Tuesday, December 29, 2009

Silent Scandal

What do you need if you are an accomplished and successful, female entrepreneur aspiring for a senatorial seat and a stake in politics? Well, according to Nigeria's yet to be published political etiquette manifesto, a husband if you are unmarried. It's not about whether or not you are experienced and capable to lead and execute the duties of your position; it's about the prefix to your name. That is just one of the many issues complicating Jessica Obi's life.
Her daughter is on a path to self destruction, she cannot seem to hold down a relationship, her coworkers and employees fear her rather than respect her and her driver has the guts to berate her on her personal life choices? What's a girl to do?
Well, this one makes a rash decision that plunges everyone around her into a complicated hot bed of scandal and is producer Vivian Ejike's latest offering from the editing suites of Purple Pine Productions. A nice upgrade from some of the watery fare, I have had to stomach in recent months, I am giving this movie my Catwalq nod of approval and recommending you go see it and tell me if you concur or not.
Yes, it has some technical hitches and some of the performances are quite unpolished, plus I found it hard to believe Genevieve as a mother of a nineteen year old (which I think I heard somewhere is not that far removed from the truth); however, it was very well done.
What did you think?

Monday, December 28, 2009

Happy Holidays

Prepare to greet a wonderful new year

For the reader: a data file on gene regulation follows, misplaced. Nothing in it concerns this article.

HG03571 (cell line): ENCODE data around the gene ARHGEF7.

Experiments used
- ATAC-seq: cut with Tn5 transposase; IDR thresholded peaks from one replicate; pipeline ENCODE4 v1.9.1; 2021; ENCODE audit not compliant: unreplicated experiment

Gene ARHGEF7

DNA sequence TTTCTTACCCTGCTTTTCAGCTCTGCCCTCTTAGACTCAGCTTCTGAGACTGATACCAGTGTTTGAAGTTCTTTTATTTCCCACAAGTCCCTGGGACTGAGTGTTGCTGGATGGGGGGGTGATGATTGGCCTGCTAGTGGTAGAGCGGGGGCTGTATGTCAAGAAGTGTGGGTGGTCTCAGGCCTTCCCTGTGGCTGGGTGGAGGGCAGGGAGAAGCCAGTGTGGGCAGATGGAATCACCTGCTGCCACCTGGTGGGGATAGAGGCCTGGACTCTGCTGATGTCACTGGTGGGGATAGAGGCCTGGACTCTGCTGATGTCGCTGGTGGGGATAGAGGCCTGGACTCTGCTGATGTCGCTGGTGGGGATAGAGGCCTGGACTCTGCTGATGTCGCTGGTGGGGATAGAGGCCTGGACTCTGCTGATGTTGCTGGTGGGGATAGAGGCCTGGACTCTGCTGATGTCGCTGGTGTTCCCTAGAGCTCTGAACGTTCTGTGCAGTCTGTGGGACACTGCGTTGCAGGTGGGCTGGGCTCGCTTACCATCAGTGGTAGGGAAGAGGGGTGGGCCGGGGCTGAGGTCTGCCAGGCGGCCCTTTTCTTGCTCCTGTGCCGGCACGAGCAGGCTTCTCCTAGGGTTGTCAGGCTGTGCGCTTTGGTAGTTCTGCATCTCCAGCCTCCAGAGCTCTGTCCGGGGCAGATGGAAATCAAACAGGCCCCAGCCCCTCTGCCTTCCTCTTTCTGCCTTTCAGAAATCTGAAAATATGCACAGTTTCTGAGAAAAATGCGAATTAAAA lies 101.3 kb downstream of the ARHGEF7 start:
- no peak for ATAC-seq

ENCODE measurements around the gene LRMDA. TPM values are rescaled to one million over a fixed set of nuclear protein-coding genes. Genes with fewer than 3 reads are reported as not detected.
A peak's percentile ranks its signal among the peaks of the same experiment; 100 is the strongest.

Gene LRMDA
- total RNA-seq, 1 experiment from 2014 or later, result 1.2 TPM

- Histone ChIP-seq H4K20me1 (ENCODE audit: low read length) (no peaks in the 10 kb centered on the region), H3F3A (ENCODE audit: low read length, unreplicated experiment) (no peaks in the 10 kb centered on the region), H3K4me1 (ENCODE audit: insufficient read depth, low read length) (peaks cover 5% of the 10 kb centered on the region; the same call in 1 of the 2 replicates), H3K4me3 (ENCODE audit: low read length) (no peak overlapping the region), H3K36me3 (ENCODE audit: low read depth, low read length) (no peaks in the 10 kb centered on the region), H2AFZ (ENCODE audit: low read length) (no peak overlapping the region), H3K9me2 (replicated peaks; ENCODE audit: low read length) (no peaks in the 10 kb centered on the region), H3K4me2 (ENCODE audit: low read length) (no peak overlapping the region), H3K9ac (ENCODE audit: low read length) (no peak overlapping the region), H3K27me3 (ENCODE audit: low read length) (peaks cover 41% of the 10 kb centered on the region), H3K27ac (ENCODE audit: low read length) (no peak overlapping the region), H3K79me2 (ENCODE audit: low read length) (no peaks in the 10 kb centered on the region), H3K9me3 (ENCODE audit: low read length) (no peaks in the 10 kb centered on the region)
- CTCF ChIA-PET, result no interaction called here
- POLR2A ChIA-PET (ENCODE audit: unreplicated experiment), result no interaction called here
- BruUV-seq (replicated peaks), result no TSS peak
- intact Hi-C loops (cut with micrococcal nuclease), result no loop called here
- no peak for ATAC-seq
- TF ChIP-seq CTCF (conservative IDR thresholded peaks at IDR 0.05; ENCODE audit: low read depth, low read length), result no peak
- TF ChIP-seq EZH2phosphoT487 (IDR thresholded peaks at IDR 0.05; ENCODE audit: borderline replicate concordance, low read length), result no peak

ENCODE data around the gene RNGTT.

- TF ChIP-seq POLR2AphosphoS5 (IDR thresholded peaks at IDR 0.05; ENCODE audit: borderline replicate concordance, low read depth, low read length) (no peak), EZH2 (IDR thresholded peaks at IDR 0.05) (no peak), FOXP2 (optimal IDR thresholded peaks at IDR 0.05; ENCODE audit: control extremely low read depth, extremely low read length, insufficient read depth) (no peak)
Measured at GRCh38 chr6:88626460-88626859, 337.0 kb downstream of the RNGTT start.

Tuesday, December 15, 2009


How do you define race? Is it by the colour of your skin, lineage or choice? Is it the shape of your nose or the colour of your gums? or is it by whether if stuck in your hair, and you shake your head, a pencil drops? Or if your backside potrudes a certain way? The answers to some of these were the deciding factors for whether, distinctively darker skinned Sandie Laing (played by Sophie Okonedo) would be classified the same as her white parents in heavily segregated Southern Africa of the fifties and sixties in the currently playing select theatre release SKIN
The stellar cast including Sam Neil, Alice Krige, Tony Kgoroge and the young Ella Ramangwane help present a true story that is both heartbreaking and enlightening. The movie presents a simple story of the complexities of human identities and how much discrimination and labelling damages souls.
In one painful scene, little Sandie in an attempt to be more white and thus, solve the racial problems reaping her family apart, applies undiluted industrial bleach to her skin. My heart broke in so many ways and it was like my own skin was on fire.
Go see it. It will afford you if anything, a chance to discuss identities. The issue the movie presents can be translated into every culture, for there is nowhere where the issue of skin colour, ethnicity/tribalism does not occur. The wars being fought now have this as their basis.
Go see it and come tell me, what is the colour of your skin? and what does that make you?
The mop